• New Browser – DO NOT USE INTERNET EXPLORER. Sure, there are a lot of sites that require it, but I can show you how to get around that later. For now, just download one or both of the following browsers and try them out. You won’t miss Internet Explorer after a few days. I promise. My favorite is Google Chrome, but I was once a die-hard Firefox fan (I even have an embroidered FireFox shirt). They are both worlds better than IE, more secure, faster, and prettier. While I might catch some heat for this, I am going to recommend that you just get Google Chrome. It’s better. Once you’ve downloaded and selected a new browser, close Internet Explorer and never open it again (unless you really have to).
  • Free Office Software – While there are a few options for this, my favorite (and arguably the most user friendly and robust) is Just go to their website in your new, shiny browser, and download. It’s that easy. The installation is easy and the program operates a lot like Microsoft Office. There are some differences, but can do just about anything Microsoft Office can do, and in some cases it does it better. If you ever find that just isn’t meeting your needs, feel free to go back to the Microsoft version, but I don’t think most people will ever need to.
  • Media Player – Windows Media Player is pretty good, but there are a lot of things it can’t handle. For everything else, there’s VLC. VLC can’t do everything, but I’ve never found a video it couldn’t play.
  • Photo Organizer – Since most people maintain some kind of image collection (from digital cameras, web graphics, etc.), you’ll probably want a good program to organize and lightly edit those photos. Google Picasa is a great product that is completely free and I recommend it to everyone.

Everything Else

Those, to me, represent the bare-bones necessities for a new computer. If you get nothing else, make sure you get those things. The remainder of my list is specific to my needs and wants, based on what I want to use the computer for. If you know of other great free programs that aren’t listed here, please add them in the comments.

  • Dropbox – This is a really cool file program. It creates a special folder that automatically backs itself up online any time you add or change files in the folder. If you install Dropbox on other computers and link them with your account, Dropbox will synchronize all of the folders across all of the computers and devices you have Dropbox installed on. I love it.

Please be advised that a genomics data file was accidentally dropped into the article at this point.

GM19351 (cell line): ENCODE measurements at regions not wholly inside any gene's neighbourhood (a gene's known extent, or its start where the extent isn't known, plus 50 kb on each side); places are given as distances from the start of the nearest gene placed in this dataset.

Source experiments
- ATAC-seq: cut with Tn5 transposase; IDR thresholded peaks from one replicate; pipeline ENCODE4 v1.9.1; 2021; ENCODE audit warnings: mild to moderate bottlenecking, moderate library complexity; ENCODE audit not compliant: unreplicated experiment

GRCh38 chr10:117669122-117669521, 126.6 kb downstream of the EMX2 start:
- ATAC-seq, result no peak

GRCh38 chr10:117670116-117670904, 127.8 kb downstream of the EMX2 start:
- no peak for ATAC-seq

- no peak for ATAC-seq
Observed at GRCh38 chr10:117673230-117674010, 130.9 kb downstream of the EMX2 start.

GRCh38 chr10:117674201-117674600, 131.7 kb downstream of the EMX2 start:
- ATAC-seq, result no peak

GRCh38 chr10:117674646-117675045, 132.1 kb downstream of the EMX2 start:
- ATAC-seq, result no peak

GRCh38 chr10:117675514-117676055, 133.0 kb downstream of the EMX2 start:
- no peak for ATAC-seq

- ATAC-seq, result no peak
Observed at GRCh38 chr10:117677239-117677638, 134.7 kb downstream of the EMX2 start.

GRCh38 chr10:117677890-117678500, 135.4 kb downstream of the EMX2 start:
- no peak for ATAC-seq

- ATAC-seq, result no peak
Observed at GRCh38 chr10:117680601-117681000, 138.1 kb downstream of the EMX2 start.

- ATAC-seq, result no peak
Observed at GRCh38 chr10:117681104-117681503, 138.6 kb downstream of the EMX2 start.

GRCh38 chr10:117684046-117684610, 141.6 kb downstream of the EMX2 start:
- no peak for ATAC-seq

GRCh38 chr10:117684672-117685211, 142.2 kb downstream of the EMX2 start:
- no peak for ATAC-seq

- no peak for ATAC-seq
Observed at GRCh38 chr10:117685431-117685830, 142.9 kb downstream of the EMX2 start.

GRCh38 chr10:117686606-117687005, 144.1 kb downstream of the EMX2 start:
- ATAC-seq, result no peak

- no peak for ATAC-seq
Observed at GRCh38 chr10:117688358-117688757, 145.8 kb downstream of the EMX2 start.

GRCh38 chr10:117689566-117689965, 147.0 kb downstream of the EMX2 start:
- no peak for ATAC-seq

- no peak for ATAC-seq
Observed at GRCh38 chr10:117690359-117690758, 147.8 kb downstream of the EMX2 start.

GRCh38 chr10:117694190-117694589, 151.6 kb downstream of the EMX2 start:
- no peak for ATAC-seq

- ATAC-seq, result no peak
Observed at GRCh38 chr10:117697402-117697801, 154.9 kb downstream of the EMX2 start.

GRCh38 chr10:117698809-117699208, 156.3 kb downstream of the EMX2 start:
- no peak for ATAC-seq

• Notepad ++ – If you do any web development or coding the old fashioned way (in notepad) you might want to try Notepad ++. I found this little gem several years ago and have installed it on all of my computers ever since.
  • Skype – For video calls and VoIP, my favorite is still Skype. We’ve been using it for quite a while now and we love it.
  • Google Talk – Actually, I didn’t download the Talk program, I installed the Video and Voice plug-in. While most of our video chats are handled over Skype, we have more friends with Google accounts than Skype accounts. With this plug-in, I can have a video call with any Google Talk contact who is also using the plug-in or the desktop client. I’ve only done it once, and it was a long time ago, but this is a valuable thing to have on standby.
  • Google Earth – There’s nothing cooler than exploring your planet in 3D with a nearly infinitely scalable, detailed and textured model with Google Maps plastered all over it. This is as fun as it is useful.
  • Google SketchUp – I am a bit of a 3D hobbyist, and SketchUp is a great way to rapidly visualize a model. It’s a wildly different experience from most of the 3D software I’ve used, but once I got the hang of it I realize it was easier and more intuitive than anything else I’ve ever tried. Plus, it’s free!
  • Blender – On the subject of 3D, how does a free 3D program with advanced features sound? SketchUp may be easy and fast, but it’s not anywhere near Blender’s level. I don’t know if it’s just me, but Blender is extremely un-intuitive to learn. However, I’ve seen what it can do, and I’m impressed enough to trudge over the learning curve and figure it out.
  • Paint.NET – If I’m going to make awesome 3D images in Blender, I’ll need software like Photoshop to make textures, composites, do touch-ups, and more. Windows Paint won’t do any of that. In fact, Paint is nearly useless. Luckily, there’s a better Paint. This program can do layers, adjustments, transparency and even some cool effects. Sure, there’s a lot that it can’t do, but it’s free. If it does what you need it to then you’ve lost nothing, right? I even made the cover for my new book entirely in Paint.NET.
  • Inkscape – Paint.NET can handle most of my 2D needs, but it is primarily for raster images (bitmaps). For vector images, I love Inkscape. It’s relatively easy to learn, and it can handle almost anything you can dream up.
  • GIMP – Many people believe GIMP capable of anything Photoshop can do. I don’t agree, but I do think GIMP is better than Paint.NET for more advanced jobs. A lot like Blender, I find GIMP hard to learn, but that doesn’t stop me from trying. I want to learn it so I can see how long I can live without Photoshop. Someday I’ll be rich and it won’t matter. Until then, I’ll be struggling with GIMP.
  • WavePad – I haven’t tried this yet, but it’s a free audio editing tool that I hope will allow me to make simple audio tracks for animations or an audio book. We shall see. Once I’ve tried it, I’ll write a review (and link to it from here).
  • VideoPad – Like WavePad, I downloaded this to see if it would be suitable for creating simple promotional or family videos. I just want to be able to cut scenes together, edit things out and add simple effects. If this program is a winner, I’ll write a review.


I hope this helped. As I use my system and learn more about what programs are meeting my needs and which ones I don’t have that could help, I may modify this list.